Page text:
The child tax credit, additional child tax credit and the child and dependent care credit are the three main dependent child related credits the IRS offers. If your adjusted gross income or AGI exceeds the limits for each individual tax credit, the IRS will not allow you to take the credit on your federal taxes. Each credit has different limitations that phase out and stop the credit.
Child Tax Credit Limits
The child tax credit stops when your child reaches 17 years of age. To claim this credit, the child must be a citizen, national or legal resident of the United States. You must provide at least half the financial support for the child during the year and the child must live with you for at least half of the year. The maximum amount of this credit $1,000 per qualifying child. The credit amount begins decreasing when your AGI reaches $110,000 if your tax filing status is married filing jointly and $55,000 if your tax filing status is single, head of household or married filing separately. The IRS reduces this credit by $50 for every $1,000 your AGI is over the income limits. If you do not have a federal income tax liability after taking your allowable deductions, credits and exemptions, you do not qualify for the child tax credit.
Additional Child Tax Credit Limits
If you do not have a federal tax liability, you can still qualify for the additional child tax credit. To determine the credit amount, you have to fill out a child tax credit worksheet and then complete IRS Form 8812. You must earn at least $3,000 in income to qualify for this credit if you have up to two children. If you have three or more children and your income is less than $3,000, you may still be eligible to receive the credit and you should speak with a tax advisor to assess your specific situation. The additional child tax credit cannot exceed 15 percent of your income.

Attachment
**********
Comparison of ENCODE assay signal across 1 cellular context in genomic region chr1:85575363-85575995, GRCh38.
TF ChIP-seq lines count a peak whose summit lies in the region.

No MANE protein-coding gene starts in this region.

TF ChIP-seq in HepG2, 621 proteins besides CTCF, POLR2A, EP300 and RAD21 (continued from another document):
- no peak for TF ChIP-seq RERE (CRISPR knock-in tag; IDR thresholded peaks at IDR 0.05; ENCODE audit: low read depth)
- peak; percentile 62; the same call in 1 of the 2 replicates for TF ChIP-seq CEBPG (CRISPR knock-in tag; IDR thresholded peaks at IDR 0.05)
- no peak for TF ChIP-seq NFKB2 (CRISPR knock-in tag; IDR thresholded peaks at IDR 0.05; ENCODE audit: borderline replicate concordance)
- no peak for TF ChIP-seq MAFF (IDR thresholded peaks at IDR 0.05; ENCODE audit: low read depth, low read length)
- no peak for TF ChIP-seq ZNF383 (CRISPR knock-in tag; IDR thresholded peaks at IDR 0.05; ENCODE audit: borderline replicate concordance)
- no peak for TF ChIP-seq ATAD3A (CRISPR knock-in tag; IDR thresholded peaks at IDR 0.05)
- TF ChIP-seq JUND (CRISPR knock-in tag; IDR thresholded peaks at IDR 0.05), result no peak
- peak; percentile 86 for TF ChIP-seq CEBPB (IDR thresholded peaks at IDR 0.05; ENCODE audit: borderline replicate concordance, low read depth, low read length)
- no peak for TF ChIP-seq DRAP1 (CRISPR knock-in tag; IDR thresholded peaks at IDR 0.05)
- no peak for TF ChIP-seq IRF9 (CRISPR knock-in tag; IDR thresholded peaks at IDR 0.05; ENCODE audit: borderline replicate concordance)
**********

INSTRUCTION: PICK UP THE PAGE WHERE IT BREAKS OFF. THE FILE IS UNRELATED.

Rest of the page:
Child and Dependent Care Credit Limits
The child and dependent care credit stops when a child reaches 13 years old. If you have qualifying children 12 years old and younger, you can take this credit. The IRS limits the amount of this credit to $3,000 or 35 percent of your dependent care expenses for one child, whichever is less. The IRS limits this credit to $6,000 or 35 percent of your dependent care expenses if you have two or more children. You do not qualify for this credit if you file your taxes as married filing separately. All other tax filing statuses qualify for this credit.
The IRS increases the age limits for child tax credits in certain situations. If you have a child with a permanent disability for whom you have dependent care expenses, the age limit to claim the child and dependent care credit increases to 23 years old. If your child is a full-time student, you can claim child tax credits until he reaches 18 years of age. Finally, you cannot claim the child tax credit or additional child tax credit in either of these situations if your child paid for half of her financial support during the year.
- TurboTax: Child Tax Credit
- Internal Revenue Service. "About Publication 972, Child Tax Credit." Accessed Dec. 13, 2019.
- Internal Revenue Service. "Publication 972 (2018), Child Tax Credit." Accessed Dec. 7, 2019.
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- Internal Revenue Service. "Get Ready for Taxes: Here's how the New Tax Law Revised Family Tax Credits." Accessed July 28, 2020.
- Internal Revenue Service. "What's New With the Child Tax Credit After Tax Reform." Accessed Dec. 13, 2019.
- Internal Revenue Service. "2018 Instructions for Schedule 8812 (2018)." Accessed Dec. 7, 2019.
Sue-Lynn Carty has over five years experience as both a freelance writer and editor, and her work has appeared on the websites Work.com and LoveToKnow. Carty holds a Bachelor of Arts degree in business administration, with an emphasis on financial management, from Davenport University.